A Hokies' Lament: American Social Psychosis and the Virginia Tech Killings
"We are all Hokies!" read the freshly painted sign on the outfield wall of the Boston College baseball stadium, echoing a declaration of mourning made at Virginia Polytechnic Institute and State University following the terrible murders that took place there on April 16, 2007. I teach at Boston College. Like Virginia Tech, Boston College is a member of the Atlantic Coast Conference. And shortly after the Hokies' campus was drenched in blood, its baseball team journeyed north to play our school in a game charged with good will and far less tragedy than the violent game of life and death enacted in Blacksburg a few weeks previously. During the baseball game, in a prayerful memorial service, and on the pages of our university's newspaper, the phrase "We are all Hokies!" rippled across our campus for a time this spring.
A similar embrace of Hokie identity took place at other colleges and universities across the United States. And, like them, Boston College not only allied itself symbolically with the 32 students and faculty members gunned down in Blacksburg, it also took practical measures to guard against the possibility of a violent massacre taking place on its own campus in the future. Within weeks, the BC administration announced that it had invested in new technology, enabling campus police to instant message students within seconds, should it be learned that a killer is on the loose at our own school. Aside from this fearful contingency plan, what other lessons are to be learned from the terrible events that took place at Virginia Tech?
There is, of course, something moving about public identification with the victims of the Virginia Tech massacre and by widespread expressions of compassion for the families and loved ones, classmates and fellow faculty members, of those slain or wounded. In addition, in the weeks following the shootings both mainstream and new media outlets have taught their respective publics a great deal about the mixture of psychological, neurological, and environmental factors that leading experts view as contributing to the deadly actions of mass killers such as Cho Seung-Hui, the troubled Virginia Tech student and shooter. Time, for instance, quotes forensic psychologist Stanton Samenow, who notes, "They seem to have an unfathomable ability to shut off knowledge of the consequences, of the difference between right and wrong. It's critical for us to try to understand that worldview and its mental makeup."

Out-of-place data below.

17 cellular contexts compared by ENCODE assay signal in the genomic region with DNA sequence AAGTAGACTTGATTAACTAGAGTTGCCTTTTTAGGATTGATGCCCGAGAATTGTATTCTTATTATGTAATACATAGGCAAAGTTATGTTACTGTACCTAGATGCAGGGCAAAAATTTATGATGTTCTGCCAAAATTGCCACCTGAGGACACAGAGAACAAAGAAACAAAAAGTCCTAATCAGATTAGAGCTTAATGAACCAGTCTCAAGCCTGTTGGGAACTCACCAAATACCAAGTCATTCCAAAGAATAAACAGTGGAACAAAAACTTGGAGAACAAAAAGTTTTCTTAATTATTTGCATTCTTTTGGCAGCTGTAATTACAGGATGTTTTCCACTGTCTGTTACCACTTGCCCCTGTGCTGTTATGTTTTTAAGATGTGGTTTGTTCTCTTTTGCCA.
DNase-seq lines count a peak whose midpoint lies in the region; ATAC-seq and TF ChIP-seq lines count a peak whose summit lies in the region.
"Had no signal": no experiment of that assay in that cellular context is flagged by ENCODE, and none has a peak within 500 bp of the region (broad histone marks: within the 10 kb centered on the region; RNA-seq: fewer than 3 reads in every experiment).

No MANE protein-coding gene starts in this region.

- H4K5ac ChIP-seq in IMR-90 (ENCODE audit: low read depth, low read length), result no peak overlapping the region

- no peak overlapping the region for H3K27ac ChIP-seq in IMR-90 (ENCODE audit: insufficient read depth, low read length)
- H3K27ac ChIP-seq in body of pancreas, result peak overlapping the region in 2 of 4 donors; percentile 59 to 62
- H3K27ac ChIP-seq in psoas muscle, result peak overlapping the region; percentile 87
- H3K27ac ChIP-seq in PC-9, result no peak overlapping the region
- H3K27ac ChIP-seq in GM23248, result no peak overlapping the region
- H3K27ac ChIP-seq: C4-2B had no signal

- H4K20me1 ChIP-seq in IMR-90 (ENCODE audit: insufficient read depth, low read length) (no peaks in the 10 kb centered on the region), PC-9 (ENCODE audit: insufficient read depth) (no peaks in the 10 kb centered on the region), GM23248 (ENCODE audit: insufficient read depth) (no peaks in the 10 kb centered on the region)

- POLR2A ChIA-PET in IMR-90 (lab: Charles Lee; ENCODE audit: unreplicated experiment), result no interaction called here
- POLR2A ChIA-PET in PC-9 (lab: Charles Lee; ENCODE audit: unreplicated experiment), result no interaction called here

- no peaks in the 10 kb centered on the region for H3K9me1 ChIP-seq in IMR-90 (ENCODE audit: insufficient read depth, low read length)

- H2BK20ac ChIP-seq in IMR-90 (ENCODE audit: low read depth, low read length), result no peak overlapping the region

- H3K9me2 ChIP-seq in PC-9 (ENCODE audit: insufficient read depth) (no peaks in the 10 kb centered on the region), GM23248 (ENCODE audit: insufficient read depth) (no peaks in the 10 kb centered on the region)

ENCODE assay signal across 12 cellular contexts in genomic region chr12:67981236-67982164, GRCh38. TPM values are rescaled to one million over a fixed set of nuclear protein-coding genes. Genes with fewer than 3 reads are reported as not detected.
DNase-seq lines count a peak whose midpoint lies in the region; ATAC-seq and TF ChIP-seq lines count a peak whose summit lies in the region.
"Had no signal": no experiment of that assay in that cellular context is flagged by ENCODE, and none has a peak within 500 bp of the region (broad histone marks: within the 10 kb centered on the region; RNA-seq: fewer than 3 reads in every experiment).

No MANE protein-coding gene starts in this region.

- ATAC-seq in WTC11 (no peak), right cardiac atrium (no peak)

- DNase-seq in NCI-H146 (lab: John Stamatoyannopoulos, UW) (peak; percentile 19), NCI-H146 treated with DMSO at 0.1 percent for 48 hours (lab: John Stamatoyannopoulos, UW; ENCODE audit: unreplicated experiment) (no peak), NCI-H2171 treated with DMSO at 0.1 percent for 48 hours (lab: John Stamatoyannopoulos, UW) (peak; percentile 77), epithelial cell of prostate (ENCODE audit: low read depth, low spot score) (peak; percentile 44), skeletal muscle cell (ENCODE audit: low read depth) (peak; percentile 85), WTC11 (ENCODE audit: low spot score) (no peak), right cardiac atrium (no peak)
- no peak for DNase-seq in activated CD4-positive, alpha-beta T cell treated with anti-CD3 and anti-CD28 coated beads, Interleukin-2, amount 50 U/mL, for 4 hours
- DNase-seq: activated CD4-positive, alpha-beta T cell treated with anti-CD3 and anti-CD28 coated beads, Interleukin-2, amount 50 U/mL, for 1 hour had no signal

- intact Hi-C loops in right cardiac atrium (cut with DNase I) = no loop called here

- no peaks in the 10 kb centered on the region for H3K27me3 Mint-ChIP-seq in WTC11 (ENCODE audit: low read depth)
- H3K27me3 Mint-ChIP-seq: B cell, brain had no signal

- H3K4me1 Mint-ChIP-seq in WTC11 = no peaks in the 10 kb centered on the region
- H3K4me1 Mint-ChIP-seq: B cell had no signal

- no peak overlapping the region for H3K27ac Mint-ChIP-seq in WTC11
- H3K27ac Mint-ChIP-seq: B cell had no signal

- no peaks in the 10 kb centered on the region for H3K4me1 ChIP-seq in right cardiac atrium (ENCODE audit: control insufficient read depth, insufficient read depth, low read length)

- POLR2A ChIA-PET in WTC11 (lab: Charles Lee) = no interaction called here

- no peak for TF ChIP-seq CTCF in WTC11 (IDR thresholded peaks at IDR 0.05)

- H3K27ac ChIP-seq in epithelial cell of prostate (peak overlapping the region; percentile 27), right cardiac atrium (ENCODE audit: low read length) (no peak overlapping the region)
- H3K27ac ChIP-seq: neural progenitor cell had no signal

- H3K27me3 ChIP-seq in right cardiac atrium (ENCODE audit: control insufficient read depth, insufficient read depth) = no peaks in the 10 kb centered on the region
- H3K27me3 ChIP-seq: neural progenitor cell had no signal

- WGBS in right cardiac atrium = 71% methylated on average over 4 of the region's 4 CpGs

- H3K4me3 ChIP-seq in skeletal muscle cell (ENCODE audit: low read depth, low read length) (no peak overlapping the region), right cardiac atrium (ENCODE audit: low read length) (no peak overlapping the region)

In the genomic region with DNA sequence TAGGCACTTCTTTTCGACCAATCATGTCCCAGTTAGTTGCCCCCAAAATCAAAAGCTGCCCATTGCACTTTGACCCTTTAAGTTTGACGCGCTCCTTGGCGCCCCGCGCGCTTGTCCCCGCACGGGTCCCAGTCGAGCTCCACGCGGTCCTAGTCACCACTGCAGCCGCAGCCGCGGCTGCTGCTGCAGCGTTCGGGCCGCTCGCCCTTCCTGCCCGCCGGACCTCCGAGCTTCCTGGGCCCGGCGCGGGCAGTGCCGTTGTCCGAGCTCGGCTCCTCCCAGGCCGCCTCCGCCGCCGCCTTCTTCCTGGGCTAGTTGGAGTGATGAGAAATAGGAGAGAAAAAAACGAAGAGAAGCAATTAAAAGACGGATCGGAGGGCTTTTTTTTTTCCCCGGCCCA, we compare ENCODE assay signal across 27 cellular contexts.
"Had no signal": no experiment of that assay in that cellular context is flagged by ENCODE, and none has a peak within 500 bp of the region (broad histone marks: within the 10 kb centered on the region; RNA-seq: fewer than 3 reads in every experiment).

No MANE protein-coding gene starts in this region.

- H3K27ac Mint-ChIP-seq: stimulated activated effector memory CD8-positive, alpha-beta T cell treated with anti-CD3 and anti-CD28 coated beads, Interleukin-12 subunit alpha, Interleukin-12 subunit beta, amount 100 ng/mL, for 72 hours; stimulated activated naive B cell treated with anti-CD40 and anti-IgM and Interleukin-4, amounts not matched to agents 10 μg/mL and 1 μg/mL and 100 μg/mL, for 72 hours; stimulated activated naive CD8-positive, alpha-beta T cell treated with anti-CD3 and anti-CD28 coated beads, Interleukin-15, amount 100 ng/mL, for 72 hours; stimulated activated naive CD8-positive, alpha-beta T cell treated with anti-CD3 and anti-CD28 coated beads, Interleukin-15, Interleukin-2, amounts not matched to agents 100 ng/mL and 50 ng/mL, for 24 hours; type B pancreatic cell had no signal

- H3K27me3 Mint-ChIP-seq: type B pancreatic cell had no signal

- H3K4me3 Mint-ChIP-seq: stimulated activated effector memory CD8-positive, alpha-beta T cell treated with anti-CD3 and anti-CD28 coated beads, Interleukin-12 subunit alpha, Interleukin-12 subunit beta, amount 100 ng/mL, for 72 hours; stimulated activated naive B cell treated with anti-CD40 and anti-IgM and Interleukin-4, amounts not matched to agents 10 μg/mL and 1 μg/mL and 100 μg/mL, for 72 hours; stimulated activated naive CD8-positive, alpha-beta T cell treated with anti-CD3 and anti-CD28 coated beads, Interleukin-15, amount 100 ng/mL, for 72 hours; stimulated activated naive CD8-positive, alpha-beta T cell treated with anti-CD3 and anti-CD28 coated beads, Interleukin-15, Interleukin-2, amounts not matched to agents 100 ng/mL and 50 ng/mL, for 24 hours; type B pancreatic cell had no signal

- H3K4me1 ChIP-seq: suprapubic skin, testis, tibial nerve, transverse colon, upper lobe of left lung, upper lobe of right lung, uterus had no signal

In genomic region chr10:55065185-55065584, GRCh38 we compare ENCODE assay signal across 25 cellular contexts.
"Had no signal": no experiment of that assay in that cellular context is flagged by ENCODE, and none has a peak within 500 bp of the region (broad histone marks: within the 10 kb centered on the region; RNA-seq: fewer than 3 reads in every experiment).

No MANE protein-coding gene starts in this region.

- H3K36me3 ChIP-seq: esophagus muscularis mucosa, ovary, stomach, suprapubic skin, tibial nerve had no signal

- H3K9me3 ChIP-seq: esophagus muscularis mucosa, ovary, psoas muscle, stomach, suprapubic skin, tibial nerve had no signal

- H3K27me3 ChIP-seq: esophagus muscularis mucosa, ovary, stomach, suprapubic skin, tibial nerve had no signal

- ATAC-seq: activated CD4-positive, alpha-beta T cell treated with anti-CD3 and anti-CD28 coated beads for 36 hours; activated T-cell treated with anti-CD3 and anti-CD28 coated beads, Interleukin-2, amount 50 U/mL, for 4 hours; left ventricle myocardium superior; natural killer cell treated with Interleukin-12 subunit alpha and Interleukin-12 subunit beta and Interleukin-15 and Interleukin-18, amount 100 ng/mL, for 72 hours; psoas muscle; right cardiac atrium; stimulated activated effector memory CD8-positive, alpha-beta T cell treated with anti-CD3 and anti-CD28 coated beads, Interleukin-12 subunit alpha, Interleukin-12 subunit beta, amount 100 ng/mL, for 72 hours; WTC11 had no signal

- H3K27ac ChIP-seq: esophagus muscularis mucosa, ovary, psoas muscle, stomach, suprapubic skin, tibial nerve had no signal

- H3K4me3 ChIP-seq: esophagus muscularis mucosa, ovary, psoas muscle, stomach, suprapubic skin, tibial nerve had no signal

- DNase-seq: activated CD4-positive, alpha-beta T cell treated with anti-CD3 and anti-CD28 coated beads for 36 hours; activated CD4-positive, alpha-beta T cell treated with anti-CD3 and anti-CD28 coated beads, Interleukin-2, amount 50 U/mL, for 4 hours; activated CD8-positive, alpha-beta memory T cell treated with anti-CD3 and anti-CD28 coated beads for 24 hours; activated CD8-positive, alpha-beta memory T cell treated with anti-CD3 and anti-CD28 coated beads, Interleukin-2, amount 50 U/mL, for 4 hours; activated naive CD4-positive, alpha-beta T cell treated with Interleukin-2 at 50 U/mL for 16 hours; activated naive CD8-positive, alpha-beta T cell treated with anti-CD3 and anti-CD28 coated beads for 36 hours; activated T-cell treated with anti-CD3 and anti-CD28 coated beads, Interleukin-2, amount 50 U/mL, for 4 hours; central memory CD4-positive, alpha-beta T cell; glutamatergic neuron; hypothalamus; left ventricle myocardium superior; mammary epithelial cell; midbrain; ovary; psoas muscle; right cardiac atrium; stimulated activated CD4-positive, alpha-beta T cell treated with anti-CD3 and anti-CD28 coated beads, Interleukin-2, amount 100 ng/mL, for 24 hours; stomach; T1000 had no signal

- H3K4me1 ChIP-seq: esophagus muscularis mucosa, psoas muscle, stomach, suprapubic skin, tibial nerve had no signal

After concluding that mass violence typically combines "the dark hand of biology, life experiences, and the surrounding culture—plus the will to take lives in cold blood," Newsweek observes, "mass killers tend to be aggrieved, hurt, clinically depressed, socially isolated and, above all, paranoid. It is a specific kind of paranoia: a tendency to blame everyone but themselves for their troubles, to believe the world is against them and unfair." This, of course, fits the profile constructed by the media of Cho Seung-Hui, the isolated, angry, and depressed killer. In the digital video manifesto sent to NBC News, Cho declared, "You forced me into a corner and gave me only one option. The decision was yours. Now you have blood on your hands that will never wash off."